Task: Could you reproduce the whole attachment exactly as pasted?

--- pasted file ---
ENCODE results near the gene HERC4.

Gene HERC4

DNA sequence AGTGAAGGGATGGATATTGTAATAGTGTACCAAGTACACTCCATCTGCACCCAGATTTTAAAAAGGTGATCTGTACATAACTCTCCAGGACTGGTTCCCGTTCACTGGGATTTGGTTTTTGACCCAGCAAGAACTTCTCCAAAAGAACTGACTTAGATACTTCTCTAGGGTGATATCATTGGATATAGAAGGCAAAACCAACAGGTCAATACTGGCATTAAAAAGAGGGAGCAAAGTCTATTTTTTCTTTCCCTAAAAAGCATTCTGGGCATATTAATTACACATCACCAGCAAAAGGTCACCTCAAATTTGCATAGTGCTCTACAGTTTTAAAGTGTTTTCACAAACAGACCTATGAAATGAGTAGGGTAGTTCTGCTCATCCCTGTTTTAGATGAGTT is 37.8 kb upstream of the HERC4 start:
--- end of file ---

ENCODE results near the gene HERC4.

Gene HERC4

DNA sequence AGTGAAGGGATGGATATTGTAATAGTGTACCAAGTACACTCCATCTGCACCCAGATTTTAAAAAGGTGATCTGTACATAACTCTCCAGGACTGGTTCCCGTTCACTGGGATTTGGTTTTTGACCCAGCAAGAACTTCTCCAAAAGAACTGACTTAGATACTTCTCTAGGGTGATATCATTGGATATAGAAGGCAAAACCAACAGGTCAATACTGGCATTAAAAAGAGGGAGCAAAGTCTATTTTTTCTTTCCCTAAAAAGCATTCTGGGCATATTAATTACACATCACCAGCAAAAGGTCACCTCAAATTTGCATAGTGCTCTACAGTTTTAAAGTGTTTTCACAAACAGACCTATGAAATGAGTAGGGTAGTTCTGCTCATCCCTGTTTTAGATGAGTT is 37.8 kb upstream of the HERC4 start: